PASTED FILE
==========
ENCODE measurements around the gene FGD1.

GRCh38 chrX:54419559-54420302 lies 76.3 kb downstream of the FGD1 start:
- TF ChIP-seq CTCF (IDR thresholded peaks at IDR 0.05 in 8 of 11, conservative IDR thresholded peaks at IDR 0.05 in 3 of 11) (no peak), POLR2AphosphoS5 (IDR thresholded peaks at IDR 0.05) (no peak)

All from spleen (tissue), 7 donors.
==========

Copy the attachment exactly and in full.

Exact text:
ENCODE measurements around the gene FGD1.

GRCh38 chrX:54419559-54420302 lies 76.3 kb downstream of the FGD1 start:
- TF ChIP-seq CTCF (IDR thresholded peaks at IDR 0.05 in 8 of 11, conservative IDR thresholded peaks at IDR 0.05 in 3 of 11) (no peak), POLR2AphosphoS5 (IDR thresholded peaks at IDR 0.05) (no peak)

All from spleen (tissue), 7 donors.